France’s parliament on Wednesday passed a new anti-terrorism law that gives law enforcement sweeping powers to search homes, carry out surveillance, and set up borders checks. The new law replaces the state of national emergency that came into effect after the 2015 Paris attacks, which killed 130 people. The state of emergency was extended six times and due to expire next month. Despite the unprecedented powers given to the police and the security forces, France has been hit by a series of attacks leaving 241 people dead since the imposition of the emergency.

An excerpt from the new anti-terror law published by the France’s AFP news agency reads:

The top government official in each of France’s regions can order the closure of mosques, churches or other places of worship for six months if preachers are found to have incited attacks or glorified terrorism.

At last, the French lawmakers have got it all covered. “Churches or other places of worship” with preachers inciting attacks and glorifying terrorism is exactly what law enforcement should be focused on.

And it gets even more hilarious.

France’s President Emmanuel Macron welcomed the new laws and promised to deport the illegal immigrants with links to Radical Islam. He called for “uncompromisingly sending back” people with “no legal right” to be in France. But he also regretted that France was so unwelcoming to migrants. “We don’t welcome people well,” President Macron critiqued France’s migrant policy. He endorsed German Chancellor Angela Merkel’s policy of open borders, repeating the Merkelian phrase that the country needed to take its “fair share” of migrants.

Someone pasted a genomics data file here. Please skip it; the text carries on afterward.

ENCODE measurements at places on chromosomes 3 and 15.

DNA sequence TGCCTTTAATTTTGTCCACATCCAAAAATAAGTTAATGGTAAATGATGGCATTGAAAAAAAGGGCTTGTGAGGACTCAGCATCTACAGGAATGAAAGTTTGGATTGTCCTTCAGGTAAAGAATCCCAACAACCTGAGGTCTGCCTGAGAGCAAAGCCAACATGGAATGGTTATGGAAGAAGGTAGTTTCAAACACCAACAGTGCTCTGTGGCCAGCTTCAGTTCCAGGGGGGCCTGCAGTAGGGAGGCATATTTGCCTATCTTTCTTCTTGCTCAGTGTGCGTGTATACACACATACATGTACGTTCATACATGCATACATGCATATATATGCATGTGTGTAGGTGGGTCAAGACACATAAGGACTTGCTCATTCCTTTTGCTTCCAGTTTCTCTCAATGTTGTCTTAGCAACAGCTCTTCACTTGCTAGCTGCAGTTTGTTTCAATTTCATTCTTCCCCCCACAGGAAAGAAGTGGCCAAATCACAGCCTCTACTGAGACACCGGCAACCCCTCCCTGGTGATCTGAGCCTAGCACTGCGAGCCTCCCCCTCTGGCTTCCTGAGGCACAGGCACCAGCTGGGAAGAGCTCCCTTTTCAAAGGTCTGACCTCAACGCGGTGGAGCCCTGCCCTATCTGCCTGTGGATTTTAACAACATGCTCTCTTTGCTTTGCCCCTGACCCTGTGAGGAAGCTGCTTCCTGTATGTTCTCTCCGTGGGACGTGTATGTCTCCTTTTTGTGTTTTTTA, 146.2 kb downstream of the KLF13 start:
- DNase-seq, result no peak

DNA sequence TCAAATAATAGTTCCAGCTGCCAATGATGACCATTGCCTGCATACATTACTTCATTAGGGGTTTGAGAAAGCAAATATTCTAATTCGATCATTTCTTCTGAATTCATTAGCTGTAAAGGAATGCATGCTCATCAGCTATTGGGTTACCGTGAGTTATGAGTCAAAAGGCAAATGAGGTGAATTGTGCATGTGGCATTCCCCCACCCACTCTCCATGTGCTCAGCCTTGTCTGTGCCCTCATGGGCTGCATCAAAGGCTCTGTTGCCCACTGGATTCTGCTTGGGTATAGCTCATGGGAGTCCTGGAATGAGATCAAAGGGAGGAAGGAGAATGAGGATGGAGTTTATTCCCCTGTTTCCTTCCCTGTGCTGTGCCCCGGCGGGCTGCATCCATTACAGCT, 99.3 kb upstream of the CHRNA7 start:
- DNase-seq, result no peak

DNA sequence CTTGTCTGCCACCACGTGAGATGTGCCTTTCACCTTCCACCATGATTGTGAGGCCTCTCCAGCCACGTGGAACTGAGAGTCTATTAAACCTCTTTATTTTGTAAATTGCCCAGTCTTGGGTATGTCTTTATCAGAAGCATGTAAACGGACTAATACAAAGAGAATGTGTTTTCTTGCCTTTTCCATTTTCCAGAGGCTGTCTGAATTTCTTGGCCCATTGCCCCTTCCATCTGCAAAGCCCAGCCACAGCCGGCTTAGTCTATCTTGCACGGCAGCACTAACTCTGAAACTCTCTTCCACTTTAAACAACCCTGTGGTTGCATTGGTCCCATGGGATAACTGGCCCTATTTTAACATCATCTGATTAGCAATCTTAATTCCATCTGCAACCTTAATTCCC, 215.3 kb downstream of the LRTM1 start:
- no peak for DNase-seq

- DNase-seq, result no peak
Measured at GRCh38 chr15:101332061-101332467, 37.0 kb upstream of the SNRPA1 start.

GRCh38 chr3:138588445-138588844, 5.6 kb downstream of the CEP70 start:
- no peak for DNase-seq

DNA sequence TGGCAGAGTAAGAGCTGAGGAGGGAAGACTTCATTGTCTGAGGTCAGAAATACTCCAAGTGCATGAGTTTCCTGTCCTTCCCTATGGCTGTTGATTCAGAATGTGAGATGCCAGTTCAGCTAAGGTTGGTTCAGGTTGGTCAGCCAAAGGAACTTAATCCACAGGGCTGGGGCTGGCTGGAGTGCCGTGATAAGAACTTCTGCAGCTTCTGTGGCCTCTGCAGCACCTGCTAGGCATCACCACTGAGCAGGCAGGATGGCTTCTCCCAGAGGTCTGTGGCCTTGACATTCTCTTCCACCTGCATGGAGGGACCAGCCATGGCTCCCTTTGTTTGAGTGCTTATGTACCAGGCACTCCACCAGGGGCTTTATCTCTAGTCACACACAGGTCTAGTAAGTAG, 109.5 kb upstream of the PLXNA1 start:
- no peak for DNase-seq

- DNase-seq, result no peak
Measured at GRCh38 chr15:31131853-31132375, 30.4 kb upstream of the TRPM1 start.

The AFP news agency reported the provisions of the new anti-terrorism law:

The French parliament on Wednesday adopted a tough new anti-terrorism bill that gives authorities vastly expanded powers to search homes, restrict movement and close places of worship.

The bill, which was passed by the Senate after modifications to address concerns about civil liberties, makes permanent some of the exceptional measures contained in the state of emergency imposed after the November 2015 Paris attacks. (…)

The interior minister can place suspected jihadist sympathisers who are not accused of a specific crime under a loose form of house arrest. (…)

A local police chief can ask a judge for a warrant to search — the bill uses the term “visit” — the homes of people with suspected terror links. (…)

The top government official in each of France’s regions can order the closure of mosques, churches or other places of worship for six months if preachers are found to have incited attacks or glorified terrorism.

French law enforcement was monitoring 15,000 radical Muslims residing in the country, according to a report published by the French weekly Le Journal du Dimanche last year. At least 4,000 of those Islamists “were deemed to be at highest risk of carrying out an attack,” another news report confirmed. Germany, with sizable and growing Muslim populations, is registering similar numbers as well.

Despite this impressive feat of inventory-keeping, many of the terrorists who have struck France in recent years have not been on the watch list — including the terrorist who drove through the crowds in Nice last year, killing 84 people.

Unlike President Macron, France’s right-wing leader Marine Le Pen was more straightforward in her diagnosis of the causes of the terrorism afflicting her country. “The Islamist ideology is a political-religious ideology that plans to enslave us and wages war on us,” asserted  Le Pen earlier this month. According to the Front National leader, the new law is “soft” and “defensive”, and lacks teeth to go after France’s growing Islamist scene.

President Macron’s new law not only lacks teeth, but it also lack focus. In France, just like elsewhere in the Western Europe, the ideological considerations of open borders or political correctness trump the need to protect innocent lives. The progressive virtue signaling is dragging the country down a very dangerous road, and no amount of French legislation can fix this insanity.

Video: ‘French counter-terror law slammed for weakening human rights,’ the broadcaster France24 claims

[Cover image via Youtube]


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